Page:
Eight weeks after surgery, the tibial defect location was collected for Masson’s trichrome staining (Figure 8), by which collagen fibers and new bone appear blue, cytoplasm, and fibrous tissue appear red, and cell nuclei appear bluish-black. There was a small amount of new collagen tissue in the control group, and the majority of space was occupied by fibrous tissue and fibrocytes. New collagen in the ANG2 group showed an irregular striped distribution, and there was only a weak connection among them. In the ANG2/Res group, new collagen occupied almost the whole field, with even staining, and the new bone area was significantly larger in this group than in the other groups. In addition, there were bone lacunae, red bone marrow cell accumulation, and blood vessels, indicating the formation of bone marrow cavities and blood vessels in the new bone tissue. In the ANG2/Res/3-MA group, new collagen in the bone defect area was disordered, and there was a small amount of fibrous tissue; in addition, there were no bone lacunae, bone marrow cavities, or blood vessels. The Masson staining results suggest that ANG2 combined with Res achieved new bone formation in the defect area earlier.
FIGURE 8. Masson staining and immunohistochemical staining for OCN and CD31 in the bone defect area at the 8th week; FT indicates “fiber texture”, and BT indicates “bone tissue”. The values are represented as the mean ± SD (n = 6).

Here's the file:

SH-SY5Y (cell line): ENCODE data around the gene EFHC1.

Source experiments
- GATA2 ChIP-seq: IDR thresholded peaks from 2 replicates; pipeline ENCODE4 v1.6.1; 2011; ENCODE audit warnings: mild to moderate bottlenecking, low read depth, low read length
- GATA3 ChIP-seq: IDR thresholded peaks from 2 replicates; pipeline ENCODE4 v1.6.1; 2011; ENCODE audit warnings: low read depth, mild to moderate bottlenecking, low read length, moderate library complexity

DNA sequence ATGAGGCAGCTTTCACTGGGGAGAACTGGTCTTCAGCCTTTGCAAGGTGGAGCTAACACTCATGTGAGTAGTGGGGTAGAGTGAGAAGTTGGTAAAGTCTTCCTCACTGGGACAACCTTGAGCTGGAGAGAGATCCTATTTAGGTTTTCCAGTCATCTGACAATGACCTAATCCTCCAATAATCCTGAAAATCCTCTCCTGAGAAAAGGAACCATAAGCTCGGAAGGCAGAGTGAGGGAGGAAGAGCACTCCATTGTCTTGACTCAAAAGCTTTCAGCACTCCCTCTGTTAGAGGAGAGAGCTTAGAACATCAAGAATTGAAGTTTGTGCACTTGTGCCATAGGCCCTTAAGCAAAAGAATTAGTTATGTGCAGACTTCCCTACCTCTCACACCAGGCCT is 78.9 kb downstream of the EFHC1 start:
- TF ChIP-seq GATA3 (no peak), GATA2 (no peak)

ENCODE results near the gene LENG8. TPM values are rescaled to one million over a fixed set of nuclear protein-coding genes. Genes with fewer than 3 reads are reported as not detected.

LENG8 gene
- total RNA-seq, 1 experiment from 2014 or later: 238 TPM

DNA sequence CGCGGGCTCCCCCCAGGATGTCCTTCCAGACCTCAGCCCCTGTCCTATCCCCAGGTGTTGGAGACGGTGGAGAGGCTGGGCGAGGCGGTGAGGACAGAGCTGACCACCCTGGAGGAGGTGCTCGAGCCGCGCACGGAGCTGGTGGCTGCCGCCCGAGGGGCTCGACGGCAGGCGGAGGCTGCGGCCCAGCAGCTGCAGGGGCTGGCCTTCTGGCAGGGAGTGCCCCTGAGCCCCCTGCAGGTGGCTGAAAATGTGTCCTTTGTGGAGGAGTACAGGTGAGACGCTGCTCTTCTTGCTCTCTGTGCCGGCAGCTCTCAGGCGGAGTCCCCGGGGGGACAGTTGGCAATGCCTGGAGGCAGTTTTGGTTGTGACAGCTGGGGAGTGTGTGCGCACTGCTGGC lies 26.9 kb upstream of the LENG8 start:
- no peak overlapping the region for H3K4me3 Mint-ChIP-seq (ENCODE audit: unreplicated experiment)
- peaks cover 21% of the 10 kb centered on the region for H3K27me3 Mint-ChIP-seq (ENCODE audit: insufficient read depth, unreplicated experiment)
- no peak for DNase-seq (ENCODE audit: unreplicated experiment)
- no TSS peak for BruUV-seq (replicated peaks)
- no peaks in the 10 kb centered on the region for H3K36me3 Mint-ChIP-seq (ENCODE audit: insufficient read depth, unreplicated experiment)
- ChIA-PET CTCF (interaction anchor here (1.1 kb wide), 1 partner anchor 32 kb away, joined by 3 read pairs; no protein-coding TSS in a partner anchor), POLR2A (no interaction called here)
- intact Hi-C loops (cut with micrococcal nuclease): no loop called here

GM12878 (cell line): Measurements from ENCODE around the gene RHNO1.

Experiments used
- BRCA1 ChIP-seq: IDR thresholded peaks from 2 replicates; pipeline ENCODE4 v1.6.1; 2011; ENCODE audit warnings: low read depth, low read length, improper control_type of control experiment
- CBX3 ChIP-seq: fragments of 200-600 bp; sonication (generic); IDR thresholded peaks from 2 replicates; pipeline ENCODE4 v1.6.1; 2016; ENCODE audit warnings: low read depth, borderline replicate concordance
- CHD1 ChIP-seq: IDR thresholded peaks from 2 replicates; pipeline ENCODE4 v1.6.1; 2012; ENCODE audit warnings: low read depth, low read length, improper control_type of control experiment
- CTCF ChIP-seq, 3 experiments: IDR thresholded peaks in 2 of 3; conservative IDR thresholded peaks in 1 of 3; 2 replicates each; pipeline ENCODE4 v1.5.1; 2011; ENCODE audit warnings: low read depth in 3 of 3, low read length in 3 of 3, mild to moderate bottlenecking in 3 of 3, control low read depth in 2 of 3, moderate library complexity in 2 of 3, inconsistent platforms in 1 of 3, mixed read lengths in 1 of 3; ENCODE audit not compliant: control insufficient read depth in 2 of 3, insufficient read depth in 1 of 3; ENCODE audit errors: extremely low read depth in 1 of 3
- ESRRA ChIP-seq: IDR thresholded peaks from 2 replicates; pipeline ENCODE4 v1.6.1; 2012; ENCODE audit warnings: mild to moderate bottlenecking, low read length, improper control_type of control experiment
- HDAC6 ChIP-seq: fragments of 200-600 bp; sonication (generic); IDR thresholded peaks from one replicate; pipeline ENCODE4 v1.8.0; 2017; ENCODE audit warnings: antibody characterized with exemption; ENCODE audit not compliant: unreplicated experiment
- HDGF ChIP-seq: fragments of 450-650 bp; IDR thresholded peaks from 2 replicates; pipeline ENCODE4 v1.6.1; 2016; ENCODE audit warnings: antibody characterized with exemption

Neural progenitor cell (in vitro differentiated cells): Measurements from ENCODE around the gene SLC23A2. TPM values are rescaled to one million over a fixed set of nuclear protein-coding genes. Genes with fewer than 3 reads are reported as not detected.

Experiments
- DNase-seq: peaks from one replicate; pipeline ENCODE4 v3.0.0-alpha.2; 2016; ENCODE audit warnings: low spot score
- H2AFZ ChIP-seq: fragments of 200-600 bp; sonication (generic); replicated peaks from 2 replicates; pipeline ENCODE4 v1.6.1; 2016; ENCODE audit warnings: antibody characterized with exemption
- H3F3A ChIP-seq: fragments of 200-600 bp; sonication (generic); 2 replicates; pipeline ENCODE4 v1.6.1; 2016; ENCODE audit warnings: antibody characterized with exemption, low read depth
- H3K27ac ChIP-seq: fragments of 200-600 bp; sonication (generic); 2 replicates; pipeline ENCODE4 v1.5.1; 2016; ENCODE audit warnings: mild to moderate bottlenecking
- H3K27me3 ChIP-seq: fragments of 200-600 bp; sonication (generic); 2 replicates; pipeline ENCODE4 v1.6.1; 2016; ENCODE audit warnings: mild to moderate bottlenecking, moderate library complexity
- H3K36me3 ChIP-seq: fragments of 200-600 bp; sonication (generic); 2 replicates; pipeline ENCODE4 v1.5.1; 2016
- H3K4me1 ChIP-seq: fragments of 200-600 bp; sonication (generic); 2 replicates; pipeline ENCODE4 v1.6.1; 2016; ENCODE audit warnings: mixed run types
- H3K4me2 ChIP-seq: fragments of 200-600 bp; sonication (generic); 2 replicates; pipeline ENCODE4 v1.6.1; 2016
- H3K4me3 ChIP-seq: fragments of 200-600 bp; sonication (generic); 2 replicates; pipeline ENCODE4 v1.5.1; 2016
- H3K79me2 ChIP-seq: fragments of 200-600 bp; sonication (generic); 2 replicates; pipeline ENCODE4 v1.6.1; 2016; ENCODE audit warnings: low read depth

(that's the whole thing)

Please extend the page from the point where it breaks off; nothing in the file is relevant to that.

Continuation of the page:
To further investigate the ability of Res combined with ANG2 to promote bone formation, the relatively late-stage indicator osteocalcin (OCN) was studied (Boguslawski et al., 2000). The results show that OCN expression in the ANG2/Res group was stronger than that in the other three groups. Fibrous tissues in the ANG2/Res group expressed more OCN. To further study the effect of Res combined with ANG2 on angiogenesis in the bone defect area, CD31 was measured as an indicator of angiogenesis using immunohistochemistry. The results show that there were few capillaries in the control group, the blood vessel lumens were all small, and CD31 expression was very low. In the ANG2 group, the number of blood vessels and the expression of CD31 were increased. This was mainly because ANG2 itself is an angiogenesis factor and ANG2-induced increases in blood vessel size and number are a normal phenomenon. When ANG2 and Res were both added, the number and size of blood vessels in the bone defect area increased, and the highest amount of CD31 was expressed around the vascular lumen. CD31 expression was decreased in the hydrogel group with ANG2/Res/3-MA. The Masson staining and OCN and CD31 immunohistochemical staining results show that Res combined with ANG2 better promoted new bone formation and angiogenesis in the defect area by up-regulating autophagy.